There was a time when my entire setup used to fit into the trunk of my sedan that I proudly owned then. It comprised of humble 2 studio lights, stands and basic soft boxes but like I said in my earlier blog – it used to float my boat at the time. The trunk of my car was pretty much a dedicated storage space for everything photography. I was out of town on an assignment for two back to back studio shoots crammed up in the same day. I felt so smug about being organised and having planned everything down to the last detail. On reaching the studio my assistant went to get my stuff from the trunk and what he was almost made him faint. The trunk was EMPTY. And that’s one of the stories of how THE CHECKLIST came into being.
I am an extremely visual person which means that its really easy and effortless for me to imagine the shoot in my head before it happens so for example if I am imagining a certain light being put up I will also imagine the cable, the modifier, the converter rings and other things that go along with it. Works like magic for me!
Here’s summing up the things I ensure before a photoshoot.
- Camera shooting mode. My camera shuffles between the RAW, MRAW and SRAW mode. I don’t want to be shooting a campaign shot in anything besides the RAW (Full raw mode) and that’s something I have to ensure.
- Batteries (I have 3 batteries) – Cant ever run out of juice. I also carry the chargers with me in the event that all of them get drained on a shoot (has never happened) If you are someone that shoots video then you need as much battery juice as you can carry as continuously burning up the sensor requires a lot of battery power. My batteries have 2 colours on the flip side (black and blue) with a yellow base protector plate with a small battery symbol punched into it. What I do is flip the battery cut out on the blue for fully charged and on black for to be charged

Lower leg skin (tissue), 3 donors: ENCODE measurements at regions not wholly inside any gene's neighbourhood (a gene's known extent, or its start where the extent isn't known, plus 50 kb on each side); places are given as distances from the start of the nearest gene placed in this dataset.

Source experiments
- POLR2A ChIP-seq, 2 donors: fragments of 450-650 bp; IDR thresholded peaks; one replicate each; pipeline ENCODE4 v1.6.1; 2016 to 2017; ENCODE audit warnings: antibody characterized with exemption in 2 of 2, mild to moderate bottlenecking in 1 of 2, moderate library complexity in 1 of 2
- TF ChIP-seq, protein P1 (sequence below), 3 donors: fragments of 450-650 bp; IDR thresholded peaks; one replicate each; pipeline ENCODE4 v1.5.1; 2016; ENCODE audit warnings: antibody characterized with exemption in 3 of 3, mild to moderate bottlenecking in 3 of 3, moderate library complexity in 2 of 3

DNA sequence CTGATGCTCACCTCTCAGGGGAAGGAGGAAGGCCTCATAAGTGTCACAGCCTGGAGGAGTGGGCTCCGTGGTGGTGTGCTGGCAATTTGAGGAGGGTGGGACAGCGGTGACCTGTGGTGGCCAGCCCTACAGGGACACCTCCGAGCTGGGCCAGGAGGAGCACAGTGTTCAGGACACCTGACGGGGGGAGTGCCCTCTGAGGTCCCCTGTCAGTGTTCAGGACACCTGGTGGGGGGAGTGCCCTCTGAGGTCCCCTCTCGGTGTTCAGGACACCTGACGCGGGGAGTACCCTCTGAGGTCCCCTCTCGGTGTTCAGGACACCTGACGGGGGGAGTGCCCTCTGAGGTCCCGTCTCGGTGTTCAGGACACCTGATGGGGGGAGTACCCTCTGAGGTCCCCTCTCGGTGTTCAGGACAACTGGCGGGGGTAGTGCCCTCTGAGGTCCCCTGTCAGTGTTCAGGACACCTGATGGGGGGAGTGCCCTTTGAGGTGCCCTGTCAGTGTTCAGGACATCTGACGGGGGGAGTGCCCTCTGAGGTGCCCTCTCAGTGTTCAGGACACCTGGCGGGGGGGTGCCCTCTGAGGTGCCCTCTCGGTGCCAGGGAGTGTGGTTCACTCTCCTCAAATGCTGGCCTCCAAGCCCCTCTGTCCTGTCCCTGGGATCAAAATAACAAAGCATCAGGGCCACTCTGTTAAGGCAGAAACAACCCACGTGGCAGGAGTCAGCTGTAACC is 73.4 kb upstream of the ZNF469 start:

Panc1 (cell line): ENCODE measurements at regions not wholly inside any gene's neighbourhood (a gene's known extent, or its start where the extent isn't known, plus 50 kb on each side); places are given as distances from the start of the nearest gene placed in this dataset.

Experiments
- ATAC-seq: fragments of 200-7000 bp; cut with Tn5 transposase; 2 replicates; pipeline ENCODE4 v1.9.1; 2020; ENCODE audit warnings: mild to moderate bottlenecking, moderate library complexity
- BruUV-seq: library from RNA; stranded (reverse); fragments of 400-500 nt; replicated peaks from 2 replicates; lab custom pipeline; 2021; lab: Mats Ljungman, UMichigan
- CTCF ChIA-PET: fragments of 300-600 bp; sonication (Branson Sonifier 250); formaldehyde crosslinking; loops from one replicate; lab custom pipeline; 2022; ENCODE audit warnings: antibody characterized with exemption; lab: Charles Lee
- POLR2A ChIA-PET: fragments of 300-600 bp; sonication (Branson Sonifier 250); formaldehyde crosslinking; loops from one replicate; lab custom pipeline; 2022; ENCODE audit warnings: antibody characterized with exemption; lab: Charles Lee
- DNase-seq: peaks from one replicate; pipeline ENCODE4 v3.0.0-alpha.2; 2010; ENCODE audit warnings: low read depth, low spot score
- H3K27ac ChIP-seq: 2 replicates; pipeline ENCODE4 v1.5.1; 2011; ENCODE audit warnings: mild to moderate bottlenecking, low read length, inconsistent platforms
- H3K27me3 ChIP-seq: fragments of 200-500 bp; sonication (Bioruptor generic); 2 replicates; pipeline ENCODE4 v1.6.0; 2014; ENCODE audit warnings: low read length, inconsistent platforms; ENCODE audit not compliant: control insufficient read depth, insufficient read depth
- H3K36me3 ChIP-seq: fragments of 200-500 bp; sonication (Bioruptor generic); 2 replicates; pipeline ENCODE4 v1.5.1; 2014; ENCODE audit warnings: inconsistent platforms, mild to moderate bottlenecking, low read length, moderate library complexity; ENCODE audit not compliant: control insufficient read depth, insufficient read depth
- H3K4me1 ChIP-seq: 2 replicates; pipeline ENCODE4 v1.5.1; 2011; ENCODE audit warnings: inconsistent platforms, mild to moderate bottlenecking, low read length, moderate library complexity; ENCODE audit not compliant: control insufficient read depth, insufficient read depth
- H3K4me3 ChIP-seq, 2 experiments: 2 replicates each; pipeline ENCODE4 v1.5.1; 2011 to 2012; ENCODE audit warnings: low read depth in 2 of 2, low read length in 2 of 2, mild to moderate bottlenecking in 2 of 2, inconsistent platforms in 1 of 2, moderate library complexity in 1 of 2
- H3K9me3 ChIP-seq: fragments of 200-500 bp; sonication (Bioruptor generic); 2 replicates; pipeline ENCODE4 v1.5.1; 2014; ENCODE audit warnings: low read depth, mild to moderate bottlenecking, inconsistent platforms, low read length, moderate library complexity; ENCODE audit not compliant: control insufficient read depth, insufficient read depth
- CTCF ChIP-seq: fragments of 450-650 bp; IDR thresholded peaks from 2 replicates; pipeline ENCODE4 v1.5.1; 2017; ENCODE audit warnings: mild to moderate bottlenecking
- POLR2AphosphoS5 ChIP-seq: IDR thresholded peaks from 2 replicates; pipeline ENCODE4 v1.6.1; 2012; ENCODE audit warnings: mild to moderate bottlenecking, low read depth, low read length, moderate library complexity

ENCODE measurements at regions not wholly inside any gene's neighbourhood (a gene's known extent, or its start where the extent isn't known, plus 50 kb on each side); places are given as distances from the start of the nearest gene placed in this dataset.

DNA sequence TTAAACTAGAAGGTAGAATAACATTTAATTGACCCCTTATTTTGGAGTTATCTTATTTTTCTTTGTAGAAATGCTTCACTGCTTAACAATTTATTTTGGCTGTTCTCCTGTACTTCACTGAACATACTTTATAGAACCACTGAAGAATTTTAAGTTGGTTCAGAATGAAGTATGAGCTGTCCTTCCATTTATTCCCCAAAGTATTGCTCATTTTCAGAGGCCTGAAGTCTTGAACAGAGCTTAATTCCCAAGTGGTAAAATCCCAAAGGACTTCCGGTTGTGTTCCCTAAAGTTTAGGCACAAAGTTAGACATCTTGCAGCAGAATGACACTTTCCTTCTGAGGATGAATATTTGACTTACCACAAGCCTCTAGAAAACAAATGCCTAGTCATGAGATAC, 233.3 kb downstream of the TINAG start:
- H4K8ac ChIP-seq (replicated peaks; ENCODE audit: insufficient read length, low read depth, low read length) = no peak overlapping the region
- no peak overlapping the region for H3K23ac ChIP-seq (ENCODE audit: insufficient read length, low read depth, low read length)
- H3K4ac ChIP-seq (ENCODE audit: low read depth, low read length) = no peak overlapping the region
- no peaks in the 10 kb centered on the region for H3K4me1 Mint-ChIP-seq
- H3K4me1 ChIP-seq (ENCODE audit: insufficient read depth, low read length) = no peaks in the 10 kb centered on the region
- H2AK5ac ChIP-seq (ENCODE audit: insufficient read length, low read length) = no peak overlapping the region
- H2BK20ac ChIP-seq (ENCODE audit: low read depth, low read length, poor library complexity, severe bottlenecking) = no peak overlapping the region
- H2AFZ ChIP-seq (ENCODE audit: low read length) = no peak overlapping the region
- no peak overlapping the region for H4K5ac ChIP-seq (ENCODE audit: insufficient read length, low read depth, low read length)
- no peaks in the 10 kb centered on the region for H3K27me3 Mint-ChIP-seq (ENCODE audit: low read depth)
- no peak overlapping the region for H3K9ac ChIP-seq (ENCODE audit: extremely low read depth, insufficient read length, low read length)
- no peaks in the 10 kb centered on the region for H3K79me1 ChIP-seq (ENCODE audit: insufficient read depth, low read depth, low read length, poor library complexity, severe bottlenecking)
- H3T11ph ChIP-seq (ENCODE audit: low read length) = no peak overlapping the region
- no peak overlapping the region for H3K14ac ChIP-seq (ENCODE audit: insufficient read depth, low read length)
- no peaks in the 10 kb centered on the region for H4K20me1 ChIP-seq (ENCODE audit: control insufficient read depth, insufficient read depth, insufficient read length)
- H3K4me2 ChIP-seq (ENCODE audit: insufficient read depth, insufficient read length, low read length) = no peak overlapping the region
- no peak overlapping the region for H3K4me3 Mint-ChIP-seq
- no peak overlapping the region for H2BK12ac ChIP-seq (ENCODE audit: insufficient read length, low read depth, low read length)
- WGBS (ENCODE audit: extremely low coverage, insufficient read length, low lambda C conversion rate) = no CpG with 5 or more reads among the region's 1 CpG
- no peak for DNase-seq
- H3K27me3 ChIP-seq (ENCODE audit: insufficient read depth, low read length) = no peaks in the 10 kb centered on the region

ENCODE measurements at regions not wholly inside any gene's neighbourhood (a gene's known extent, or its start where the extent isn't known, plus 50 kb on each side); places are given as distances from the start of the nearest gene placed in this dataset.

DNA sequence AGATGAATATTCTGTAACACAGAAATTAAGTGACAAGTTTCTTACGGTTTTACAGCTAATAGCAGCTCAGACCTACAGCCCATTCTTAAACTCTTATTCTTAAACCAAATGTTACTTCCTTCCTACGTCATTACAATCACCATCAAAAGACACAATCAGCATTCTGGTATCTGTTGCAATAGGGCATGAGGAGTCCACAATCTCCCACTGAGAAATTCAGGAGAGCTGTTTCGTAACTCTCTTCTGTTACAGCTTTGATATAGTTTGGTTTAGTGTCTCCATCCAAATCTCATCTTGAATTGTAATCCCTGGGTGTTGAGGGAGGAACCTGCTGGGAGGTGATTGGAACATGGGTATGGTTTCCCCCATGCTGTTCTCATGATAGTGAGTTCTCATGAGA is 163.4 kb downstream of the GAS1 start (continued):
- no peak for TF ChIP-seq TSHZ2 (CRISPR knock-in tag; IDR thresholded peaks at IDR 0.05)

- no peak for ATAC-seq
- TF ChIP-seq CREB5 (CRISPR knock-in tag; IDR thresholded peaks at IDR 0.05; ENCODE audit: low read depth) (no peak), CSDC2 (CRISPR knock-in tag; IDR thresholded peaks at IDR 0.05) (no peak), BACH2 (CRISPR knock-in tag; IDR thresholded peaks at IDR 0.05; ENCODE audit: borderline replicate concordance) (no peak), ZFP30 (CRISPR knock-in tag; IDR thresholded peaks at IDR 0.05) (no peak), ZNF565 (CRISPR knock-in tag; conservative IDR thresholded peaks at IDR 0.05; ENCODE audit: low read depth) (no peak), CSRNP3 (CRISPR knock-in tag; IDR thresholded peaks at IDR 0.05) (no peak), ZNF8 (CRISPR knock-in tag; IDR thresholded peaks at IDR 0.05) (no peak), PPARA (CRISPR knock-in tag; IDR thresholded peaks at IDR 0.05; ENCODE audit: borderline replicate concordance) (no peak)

- Memory cards – The fact that I tether most of my shoots doesn’t really make me fret about the memory but nevertheless I have 2 64 GB cards and 2 32 GB cards which go with me everywhere, tethered or not
- Lens cleaning wet pads by Leica which are alcohol based pads for my view finder, the preview screen and the lens. I tend to put objects in front of my lens sometimes a bit too close and this requires occasional cleaning of the front element of my lenses during the shoot
- X-Rite ColorChecker –Your client is going to be extremely happy if you can reproduce exact colours as his product. I tried using the 18% grey card for the longest time but after upgrading to the 5DsR I realised that a lot of bright colours would change on camera. The shift to the Colour Checker was a wise one
- ISO settings on your camera. I have seen a lot of people shoot in the AUTO ISO mode and I just can’t figure out why. People don’t take ISO as seriously as they should. My first choice is to shoot at ISO 50 unless I want to PUSH or PULL the ISO (things I learned way back in my career working the film camera)
- Metering mode – I use the spot metering as it lets me lock focus for the eyes and lastly
- Monopod / Tripod – I started using the tripod rather late and realised I was compromising so much by not using one. In this market of light, lighter and lightest tripods I prefer mine to be really heavy duty. If the tripod is the base of your camera it sure as hell needs to be firm. I use the Manfrotto 055 and the 058B with the Manfrotto Ball Head 498RC4. Pan – Tilt heads are not my thing at all. I also go a Benro Monopod A38TD recently during a shoot I did in Dubai for ease of use. The benefits that a good camera support lends to your photography is something you need to find out for yourself. Do let me know what all is a part of your checklist. Id love to know and perhaps imbibe.